We’ve all done it.
We walk into a voting booth with strong determination to vote for one candidate or another, only to be confronted by a wall of strange names.
Who are these people? Why haven’t I heard of them? And what exactly does a surrogate court judge do?
I’m as guilty as the next guy, even though I work in politics. Especially when I get way down ballot — who is she again? Total blank.
I’m ashamed to admit that I’ve closed one eye and pulled a lever with zero confidence in my choice. When stuck, I usually revert to party line — then complain when others do it. I have a guilty memory of voting for an Irish name years ago in a down-ballot primary, just because. Totally anti-American, I know.
It’s especially bad in presidential years when there’s wall-to-wall media coverage about the top of the ticket, and very little about anything else. This year’s been ridiculous. The entire nation’s been talking about Donald Trump and Hillary Clinton — mostly Trump of course — every minute of every day. There’s been room for nothing else.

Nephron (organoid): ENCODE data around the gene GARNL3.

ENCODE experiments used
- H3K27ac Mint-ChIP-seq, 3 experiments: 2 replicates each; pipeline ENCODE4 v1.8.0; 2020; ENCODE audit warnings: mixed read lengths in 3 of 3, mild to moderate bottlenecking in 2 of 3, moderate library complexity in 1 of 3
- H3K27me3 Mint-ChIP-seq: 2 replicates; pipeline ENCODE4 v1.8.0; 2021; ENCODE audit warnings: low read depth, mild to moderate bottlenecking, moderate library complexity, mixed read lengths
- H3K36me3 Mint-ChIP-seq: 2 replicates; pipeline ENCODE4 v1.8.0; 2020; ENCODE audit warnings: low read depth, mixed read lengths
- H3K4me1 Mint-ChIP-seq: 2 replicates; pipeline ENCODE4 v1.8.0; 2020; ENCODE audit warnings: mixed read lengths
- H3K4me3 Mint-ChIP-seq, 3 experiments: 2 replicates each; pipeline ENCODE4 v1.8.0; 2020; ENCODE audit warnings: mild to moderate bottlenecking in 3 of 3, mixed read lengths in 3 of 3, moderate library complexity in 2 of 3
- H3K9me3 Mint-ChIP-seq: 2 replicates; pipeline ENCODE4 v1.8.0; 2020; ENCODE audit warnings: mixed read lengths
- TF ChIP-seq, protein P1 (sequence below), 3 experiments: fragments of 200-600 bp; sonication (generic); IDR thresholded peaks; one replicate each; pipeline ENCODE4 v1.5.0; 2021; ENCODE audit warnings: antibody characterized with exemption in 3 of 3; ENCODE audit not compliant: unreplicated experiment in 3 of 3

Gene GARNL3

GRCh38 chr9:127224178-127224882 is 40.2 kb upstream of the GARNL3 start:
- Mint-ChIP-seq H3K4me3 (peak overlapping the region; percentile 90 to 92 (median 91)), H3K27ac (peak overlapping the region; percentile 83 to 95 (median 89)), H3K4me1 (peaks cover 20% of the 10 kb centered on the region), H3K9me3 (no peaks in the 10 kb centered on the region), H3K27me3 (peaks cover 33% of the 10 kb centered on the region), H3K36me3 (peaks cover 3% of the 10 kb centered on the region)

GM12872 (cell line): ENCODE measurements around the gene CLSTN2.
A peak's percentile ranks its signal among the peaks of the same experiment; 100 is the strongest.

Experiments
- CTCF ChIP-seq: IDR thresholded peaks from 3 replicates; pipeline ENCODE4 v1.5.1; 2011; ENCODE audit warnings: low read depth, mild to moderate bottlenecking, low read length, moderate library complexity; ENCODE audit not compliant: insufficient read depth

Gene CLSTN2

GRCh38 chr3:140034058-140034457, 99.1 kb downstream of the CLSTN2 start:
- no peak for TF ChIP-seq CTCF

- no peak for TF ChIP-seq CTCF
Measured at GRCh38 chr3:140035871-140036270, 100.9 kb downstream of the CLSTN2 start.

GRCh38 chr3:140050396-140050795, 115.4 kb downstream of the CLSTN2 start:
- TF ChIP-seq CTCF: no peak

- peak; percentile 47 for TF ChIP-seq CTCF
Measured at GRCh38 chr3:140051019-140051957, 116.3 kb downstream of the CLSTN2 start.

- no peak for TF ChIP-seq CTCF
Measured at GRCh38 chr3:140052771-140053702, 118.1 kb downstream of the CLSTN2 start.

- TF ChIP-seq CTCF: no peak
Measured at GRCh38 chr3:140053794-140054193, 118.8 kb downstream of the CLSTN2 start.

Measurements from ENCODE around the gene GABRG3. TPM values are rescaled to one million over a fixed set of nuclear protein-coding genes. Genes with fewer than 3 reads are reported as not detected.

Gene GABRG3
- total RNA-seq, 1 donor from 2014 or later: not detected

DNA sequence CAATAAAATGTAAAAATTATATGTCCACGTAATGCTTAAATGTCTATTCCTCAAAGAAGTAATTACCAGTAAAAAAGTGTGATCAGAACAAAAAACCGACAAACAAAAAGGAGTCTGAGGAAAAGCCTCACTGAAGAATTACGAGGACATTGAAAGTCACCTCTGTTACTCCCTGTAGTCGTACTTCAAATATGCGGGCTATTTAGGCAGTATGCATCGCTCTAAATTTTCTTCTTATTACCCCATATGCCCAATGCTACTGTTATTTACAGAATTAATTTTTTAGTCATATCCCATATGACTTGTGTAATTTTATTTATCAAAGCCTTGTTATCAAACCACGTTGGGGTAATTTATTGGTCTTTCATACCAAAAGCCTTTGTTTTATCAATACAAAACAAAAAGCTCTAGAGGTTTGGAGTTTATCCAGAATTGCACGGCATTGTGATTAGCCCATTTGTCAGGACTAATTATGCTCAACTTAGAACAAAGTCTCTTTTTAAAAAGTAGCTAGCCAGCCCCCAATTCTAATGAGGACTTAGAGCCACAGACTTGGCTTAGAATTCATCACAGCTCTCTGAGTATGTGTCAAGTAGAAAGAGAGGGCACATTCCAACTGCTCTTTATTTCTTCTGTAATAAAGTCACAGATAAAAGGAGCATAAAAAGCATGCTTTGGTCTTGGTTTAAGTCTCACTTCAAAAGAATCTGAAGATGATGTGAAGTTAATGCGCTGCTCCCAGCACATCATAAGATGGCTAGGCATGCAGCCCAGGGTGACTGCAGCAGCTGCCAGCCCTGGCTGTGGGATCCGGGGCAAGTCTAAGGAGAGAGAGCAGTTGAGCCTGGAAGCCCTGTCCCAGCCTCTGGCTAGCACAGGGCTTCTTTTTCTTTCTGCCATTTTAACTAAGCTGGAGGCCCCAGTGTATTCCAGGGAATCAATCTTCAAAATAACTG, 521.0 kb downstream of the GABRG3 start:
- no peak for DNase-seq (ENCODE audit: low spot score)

Candidates trying to get “free media” — press coverage — have largely run into a brick wall this year, other than at the very local level as elections draw near. But it’s been tough there, too. Many newsrooms have been depleted to cut costs in the digital age; even if they wanted to feature that gem of a surrogate court judge race, they’d have no one to cover it.
The digital age hasn’t just changed how elections are covered, it’s changed voters themselves. The National Center for Biotechnology Information, at the U.S. National Library of Medicine, reports that “the average attention span of a human being . . . dropped from 12 seconds in 2000 to 8 seconds in 2013. This is one second less than the attention span of a goldfish,” the center observes.
We have to be down to seven or six by now.
If you haven’t noticed, campaigns have adjusted to this new reality by dumbing down already dumbed-down campaign content. Candidates issued detailed position papers 20 years ago; now they release hyper-targeted Facebook memes. Direct mail is written to leave an impression in the time it takes to pull it from a stack of bills and toss it in the recycling. Seriously.
When I was a kid, I used to lie in bed and dream of writing speeches so persuasive and inspiring that all mankind would swoon before them. This year, I actually floated the idea of printing lawn signs that read: “Vote Johnson: He’s the Good Guy.” (That wasn’t actually the candidate’s name.)
But that failed to take into account that, for all we moan about it, negative campaigning is what’s proven to be most effective. Maybe the lawn signs should have read: “Johnson Good. Baxter Bad.”
There’s always 2017.
William F. B. O’Reilly is a consultant for Republicans.